Soft synths vs physical synths

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kernelkurtz
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Soft synths vs physical synths

Post by kernelkurtz » Thu May 17, 2007 10:39 am

I play in a local rock band and as the keyboardist all I do is simply take my macbook everywhere along with my midi keyboard and play live that way. However some of my band members as well as some others think that it's "lame" for me to do this and want me to get a real synth/keyboard.

I'm just curious to see what you guys think... is it really better to perform one way or another? To me, all of my sounds from NI and Arturia's programs sound fine, so I've never really given it serious thought... but is it really worth it to get a real keyboard to play live?

I guess this topic has some to do with peer pressure. :(

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Post by MitchK1989 » Thu May 17, 2007 11:06 am

why would that be any more lame than using a rack synth? either way you're playing a controller hooked up to a sound module.

The vast majority of software is much more versatile than hardware, plus as long as you're using software you can use as many softsynths as you want rather than bringing a crapload of gear.

Not to mention the fact that the only thing that sounds more like a prophet 5 than arturia's prophet V... is a prophet 5 (or maybe creamware's emulations, but then you're using a module + controller, so why not just use software?).

Your bandmates are retarded rockers who don't know the first thing about music technology, explain things to them and they will see the light. Unless you're having reliability or latency problems at gigs, I don't see any legit reason for complaining about the macbook.

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Post by MrHope » Thu May 17, 2007 2:50 pm

Keep your laptop system. It's working for you. You are the keyboardist, it's up to you not them. If you like your sounds, there is no reason to change. What you are doing is a bit more high tech anyway.

If they are concerned about band image, slap some kind of sticker on the back of your controller to make it look like a famous brand name synth. You can buy mailbox letters from a hardware store or letters from an art store and spell out "VIRUS" or "Roland" or "Oberheim" or "SynthGeist" or whatever catchword comes to mind. Or you could just leave your system as it is so people in the audience can see what your actual gear is and be impressed.

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Post by Stab Frenzy » Thu May 17, 2007 3:29 pm

I think if you're playing live then how things look actually contributes a fair bit to what the audience takes away from the show. That said, if you're standing staring down at your keyboard, even if it's a minimoog, it looks just as bad as if you're standing staring at your laptop screen.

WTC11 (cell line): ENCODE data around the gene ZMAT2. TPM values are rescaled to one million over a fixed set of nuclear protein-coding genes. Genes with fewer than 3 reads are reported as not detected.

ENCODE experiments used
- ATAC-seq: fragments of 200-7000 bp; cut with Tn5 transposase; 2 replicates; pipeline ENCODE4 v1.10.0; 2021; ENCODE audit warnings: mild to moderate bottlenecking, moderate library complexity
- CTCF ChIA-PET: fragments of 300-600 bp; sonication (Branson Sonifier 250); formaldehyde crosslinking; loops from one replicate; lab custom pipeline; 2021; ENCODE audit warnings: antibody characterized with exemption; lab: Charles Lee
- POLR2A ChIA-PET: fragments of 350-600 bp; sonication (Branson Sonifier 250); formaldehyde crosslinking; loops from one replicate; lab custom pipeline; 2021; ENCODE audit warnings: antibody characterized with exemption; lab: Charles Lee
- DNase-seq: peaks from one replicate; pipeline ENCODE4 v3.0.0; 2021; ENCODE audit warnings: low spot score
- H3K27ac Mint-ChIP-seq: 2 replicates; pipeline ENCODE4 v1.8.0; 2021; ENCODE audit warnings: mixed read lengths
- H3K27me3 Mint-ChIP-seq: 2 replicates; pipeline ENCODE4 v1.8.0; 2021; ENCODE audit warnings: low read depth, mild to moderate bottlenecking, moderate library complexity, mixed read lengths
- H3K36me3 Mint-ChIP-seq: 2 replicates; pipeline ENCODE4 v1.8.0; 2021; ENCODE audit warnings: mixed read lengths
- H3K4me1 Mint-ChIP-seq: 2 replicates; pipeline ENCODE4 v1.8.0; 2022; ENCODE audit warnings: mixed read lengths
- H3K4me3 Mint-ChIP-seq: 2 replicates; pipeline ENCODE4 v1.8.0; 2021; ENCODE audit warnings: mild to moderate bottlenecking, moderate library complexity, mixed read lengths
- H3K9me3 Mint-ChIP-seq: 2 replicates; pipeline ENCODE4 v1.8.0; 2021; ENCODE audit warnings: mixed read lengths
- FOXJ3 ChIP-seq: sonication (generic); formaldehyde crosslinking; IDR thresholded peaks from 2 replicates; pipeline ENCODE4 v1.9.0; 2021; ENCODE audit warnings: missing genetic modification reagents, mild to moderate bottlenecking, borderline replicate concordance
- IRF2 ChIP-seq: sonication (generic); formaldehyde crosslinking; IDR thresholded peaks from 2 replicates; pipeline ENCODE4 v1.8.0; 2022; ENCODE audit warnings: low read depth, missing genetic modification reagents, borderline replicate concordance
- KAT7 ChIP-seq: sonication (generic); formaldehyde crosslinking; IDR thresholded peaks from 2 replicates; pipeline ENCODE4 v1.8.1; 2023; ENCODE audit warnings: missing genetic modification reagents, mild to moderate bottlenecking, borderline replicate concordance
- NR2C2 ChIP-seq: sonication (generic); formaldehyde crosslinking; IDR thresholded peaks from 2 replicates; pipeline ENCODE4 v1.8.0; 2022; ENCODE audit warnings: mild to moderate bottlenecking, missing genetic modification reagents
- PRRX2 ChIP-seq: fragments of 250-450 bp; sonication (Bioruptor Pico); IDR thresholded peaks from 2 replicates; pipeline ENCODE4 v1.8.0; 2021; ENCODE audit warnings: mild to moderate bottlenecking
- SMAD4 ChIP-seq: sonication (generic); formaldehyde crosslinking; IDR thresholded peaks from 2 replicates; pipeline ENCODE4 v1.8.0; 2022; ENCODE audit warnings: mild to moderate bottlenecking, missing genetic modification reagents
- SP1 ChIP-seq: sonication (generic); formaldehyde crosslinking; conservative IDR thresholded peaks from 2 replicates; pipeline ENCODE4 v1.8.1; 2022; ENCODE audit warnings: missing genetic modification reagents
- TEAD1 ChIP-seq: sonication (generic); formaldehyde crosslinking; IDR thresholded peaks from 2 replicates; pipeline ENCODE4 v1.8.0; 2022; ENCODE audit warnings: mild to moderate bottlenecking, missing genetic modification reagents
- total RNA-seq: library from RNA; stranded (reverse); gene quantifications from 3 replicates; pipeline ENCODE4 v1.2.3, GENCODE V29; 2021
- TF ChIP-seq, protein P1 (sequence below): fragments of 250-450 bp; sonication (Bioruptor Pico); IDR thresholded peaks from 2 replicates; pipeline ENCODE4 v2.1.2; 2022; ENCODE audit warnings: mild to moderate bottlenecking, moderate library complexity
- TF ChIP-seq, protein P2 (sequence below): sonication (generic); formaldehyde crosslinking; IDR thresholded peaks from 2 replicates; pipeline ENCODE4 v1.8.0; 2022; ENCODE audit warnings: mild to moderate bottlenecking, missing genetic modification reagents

What gear you use isn't important, it's how you play it. Rock out with a laptop and the band and the audience will ove it. Buying a synth just for the look won't change much, but at least then you won't be worrying about knocking your lappy on the ground while you're flailing around trying to play keys with your teeth.

Oh, and hiding your laptop so you can't see it is a good thing, it stops you from staring at the screen. Screens can really be mesmerizing when you're on stage, so make sure it's not right in front of you so you can concentrate on putting on a good show. However, don't hide the fact you're using a lappy from the audience, it looks lame and like you're hiding something.

This is coming from someone who gigs with a laptop and hardware synths a fair bit.

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Post by DX » Thu May 17, 2007 3:35 pm

I am agree with the reasons about using laptop, but...

On the other hand, there are other good reasons for using real synths instead software:

I watched a Kraftwerk performance, all of them was playing a small laptop, even with midi controller, just tweaking a mouse. The most boring thing I see long time ago. Altought a silly thing for some people, it is good to see hardware synths on stage. I mean, ir you are gonna play FM7 on your laptop, it would be more nice to see a real DX7 on stage. This not means laptops are bad, just only means real machines feels better on stage for a lot of people.

I think is not the same a synth module than a laptop. A laptop needs a common operative system (risk of freezes, hangs, etc) while a module works with its own dedicated op system (that risk is reduced dramatically).

People who think it is better a laptop than a real synth due to technology advance, also should think it is better to run the singer voice thru Antares auto tune live too. It is technology.... I guess that is not the reason. Maybe the fact of the wide range of sounds stored in folders, make the software very attractive.

Also a physical synth is better at the time of changing some parameter (even a DX7 interface too). The pleasure of handling a hardware synth is bigger than playing a small mouse and a laptop. Even a hardware sampler with midi controller is better IMO (at least, you can handle physical buttons for getting access to all funcions).

For the people which go to see a rock band live, it is better to see a Hammond or Nord Electro on stage than a laptop and a MAUDIO controller. Call it as you like, but I feel so when I am going to see a gig.

Just my opinion :)